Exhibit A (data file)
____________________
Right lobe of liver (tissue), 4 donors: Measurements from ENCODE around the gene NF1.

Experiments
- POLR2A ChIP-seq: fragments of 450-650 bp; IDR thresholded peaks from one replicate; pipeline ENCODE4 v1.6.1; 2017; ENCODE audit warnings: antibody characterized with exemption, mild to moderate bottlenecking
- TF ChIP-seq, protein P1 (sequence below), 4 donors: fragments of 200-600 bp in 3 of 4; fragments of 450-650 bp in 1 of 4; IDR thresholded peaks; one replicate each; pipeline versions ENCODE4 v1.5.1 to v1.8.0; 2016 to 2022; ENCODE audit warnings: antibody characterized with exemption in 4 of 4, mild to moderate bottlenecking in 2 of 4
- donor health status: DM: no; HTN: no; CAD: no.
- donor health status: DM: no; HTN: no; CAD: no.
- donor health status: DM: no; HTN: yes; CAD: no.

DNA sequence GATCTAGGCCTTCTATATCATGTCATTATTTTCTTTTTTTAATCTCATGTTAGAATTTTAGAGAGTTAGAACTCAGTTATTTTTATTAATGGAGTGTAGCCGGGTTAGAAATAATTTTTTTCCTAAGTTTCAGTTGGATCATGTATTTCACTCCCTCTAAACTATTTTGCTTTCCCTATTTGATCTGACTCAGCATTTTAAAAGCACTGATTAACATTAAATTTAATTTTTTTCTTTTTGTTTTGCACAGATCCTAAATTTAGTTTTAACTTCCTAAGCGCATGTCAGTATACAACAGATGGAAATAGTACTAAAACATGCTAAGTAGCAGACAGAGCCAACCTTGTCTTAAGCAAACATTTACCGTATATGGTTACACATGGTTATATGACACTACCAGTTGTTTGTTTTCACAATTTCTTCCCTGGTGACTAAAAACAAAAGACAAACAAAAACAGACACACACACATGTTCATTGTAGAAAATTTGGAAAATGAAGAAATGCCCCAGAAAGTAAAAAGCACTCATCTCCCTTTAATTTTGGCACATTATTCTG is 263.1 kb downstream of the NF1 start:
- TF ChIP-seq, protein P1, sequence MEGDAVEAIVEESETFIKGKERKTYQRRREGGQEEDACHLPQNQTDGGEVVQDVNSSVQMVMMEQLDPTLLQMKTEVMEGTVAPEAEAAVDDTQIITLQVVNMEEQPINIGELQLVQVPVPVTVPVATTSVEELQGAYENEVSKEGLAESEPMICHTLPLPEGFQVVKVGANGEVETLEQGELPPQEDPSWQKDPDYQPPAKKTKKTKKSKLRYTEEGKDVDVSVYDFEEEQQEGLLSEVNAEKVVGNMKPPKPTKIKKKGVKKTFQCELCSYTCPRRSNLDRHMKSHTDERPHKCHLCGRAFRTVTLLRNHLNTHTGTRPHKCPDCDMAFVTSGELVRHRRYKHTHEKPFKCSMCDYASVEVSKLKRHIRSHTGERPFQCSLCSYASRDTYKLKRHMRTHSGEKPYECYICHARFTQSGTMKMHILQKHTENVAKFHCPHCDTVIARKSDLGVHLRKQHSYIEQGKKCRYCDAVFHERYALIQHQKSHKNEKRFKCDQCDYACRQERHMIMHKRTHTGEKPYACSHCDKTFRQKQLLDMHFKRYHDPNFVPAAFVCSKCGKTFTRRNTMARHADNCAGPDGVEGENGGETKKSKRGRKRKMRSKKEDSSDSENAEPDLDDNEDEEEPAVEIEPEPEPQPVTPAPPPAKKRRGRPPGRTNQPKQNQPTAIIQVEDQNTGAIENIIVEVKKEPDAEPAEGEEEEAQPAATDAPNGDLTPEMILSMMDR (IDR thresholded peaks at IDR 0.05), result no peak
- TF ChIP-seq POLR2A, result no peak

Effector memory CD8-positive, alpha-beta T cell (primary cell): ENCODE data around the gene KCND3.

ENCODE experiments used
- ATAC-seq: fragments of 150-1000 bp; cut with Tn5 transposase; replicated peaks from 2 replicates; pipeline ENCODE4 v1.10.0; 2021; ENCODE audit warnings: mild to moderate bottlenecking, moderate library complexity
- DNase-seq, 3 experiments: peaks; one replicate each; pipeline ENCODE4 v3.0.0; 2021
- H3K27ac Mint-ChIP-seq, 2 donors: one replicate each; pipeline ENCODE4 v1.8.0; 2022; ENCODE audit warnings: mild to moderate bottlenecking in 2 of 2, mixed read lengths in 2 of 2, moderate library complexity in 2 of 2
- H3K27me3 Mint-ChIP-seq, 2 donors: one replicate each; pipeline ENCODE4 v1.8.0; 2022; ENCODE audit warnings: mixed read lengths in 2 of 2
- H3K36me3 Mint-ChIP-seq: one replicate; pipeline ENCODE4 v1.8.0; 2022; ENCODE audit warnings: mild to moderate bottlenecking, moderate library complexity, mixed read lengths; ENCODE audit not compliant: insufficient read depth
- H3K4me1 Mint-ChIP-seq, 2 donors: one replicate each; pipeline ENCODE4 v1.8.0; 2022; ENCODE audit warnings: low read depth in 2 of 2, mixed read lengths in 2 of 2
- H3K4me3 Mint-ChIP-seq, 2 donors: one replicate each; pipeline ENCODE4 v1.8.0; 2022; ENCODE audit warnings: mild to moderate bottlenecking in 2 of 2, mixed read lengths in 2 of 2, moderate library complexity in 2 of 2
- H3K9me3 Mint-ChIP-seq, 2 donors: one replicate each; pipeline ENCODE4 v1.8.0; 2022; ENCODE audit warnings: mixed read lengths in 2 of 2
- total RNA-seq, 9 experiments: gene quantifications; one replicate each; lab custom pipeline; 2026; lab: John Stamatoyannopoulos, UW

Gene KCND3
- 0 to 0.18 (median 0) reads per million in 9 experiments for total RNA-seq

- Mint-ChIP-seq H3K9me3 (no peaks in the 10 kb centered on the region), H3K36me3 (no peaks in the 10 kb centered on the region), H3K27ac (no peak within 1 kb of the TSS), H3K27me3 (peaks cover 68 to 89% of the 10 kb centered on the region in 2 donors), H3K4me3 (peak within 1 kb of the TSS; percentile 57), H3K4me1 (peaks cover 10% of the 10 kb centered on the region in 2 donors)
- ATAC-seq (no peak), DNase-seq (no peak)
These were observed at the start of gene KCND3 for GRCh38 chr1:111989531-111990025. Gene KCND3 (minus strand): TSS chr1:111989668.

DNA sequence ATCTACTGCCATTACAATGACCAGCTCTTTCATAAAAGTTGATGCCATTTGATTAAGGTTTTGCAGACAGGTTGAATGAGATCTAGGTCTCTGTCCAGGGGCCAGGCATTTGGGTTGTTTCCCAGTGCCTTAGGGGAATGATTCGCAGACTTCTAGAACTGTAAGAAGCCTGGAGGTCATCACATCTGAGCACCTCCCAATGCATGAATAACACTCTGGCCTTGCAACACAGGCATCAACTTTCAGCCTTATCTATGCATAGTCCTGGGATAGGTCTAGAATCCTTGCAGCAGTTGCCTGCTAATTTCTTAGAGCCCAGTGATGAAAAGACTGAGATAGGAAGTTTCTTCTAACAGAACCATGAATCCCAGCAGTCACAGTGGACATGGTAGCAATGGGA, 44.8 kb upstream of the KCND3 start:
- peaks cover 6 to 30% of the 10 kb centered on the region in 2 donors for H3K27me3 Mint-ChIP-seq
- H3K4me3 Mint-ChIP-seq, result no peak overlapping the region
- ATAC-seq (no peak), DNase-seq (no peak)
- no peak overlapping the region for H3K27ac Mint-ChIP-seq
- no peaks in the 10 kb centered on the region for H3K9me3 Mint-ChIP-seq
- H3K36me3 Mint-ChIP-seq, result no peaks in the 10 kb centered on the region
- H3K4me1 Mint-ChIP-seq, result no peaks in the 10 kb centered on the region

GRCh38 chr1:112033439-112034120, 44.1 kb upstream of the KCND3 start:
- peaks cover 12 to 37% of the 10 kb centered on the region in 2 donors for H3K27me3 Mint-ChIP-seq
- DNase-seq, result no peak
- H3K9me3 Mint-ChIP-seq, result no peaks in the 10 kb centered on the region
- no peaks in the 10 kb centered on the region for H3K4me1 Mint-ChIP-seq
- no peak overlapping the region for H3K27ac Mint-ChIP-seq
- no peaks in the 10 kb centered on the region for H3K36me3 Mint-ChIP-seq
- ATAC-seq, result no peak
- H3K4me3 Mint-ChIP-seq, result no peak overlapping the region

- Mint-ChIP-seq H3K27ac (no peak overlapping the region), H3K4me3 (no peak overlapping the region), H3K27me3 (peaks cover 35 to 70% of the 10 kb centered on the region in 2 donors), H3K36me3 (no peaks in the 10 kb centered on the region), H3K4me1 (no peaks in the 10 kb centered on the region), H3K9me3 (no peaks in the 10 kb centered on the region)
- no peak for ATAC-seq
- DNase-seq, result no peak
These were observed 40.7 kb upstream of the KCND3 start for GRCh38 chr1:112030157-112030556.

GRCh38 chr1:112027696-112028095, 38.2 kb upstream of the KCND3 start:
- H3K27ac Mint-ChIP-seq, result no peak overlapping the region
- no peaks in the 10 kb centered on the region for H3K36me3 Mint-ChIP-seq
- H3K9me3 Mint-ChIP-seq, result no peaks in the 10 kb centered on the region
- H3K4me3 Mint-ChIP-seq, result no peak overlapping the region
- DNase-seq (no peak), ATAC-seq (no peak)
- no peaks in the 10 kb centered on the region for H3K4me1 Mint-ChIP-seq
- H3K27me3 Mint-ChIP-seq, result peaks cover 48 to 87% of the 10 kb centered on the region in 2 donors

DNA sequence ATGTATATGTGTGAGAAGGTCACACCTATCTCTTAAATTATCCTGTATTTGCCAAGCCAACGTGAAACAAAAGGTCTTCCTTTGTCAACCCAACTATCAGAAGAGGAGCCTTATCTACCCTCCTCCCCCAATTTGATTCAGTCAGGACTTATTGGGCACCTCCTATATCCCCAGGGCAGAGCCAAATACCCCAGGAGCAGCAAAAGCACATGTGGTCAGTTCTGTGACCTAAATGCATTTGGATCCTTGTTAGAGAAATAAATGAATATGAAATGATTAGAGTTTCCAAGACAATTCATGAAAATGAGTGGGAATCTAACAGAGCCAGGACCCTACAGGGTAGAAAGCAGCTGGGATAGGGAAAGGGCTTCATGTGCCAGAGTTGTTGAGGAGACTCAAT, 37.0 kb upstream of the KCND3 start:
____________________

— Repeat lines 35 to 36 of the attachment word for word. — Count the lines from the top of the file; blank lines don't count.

GRCh38 chr1:112033439-112034120, 44.1 kb upstream of the KCND3 start:
- peaks cover 12 to 37% of the 10 kb centered on the region in 2 donors for H3K27me3 Mint-ChIP-seq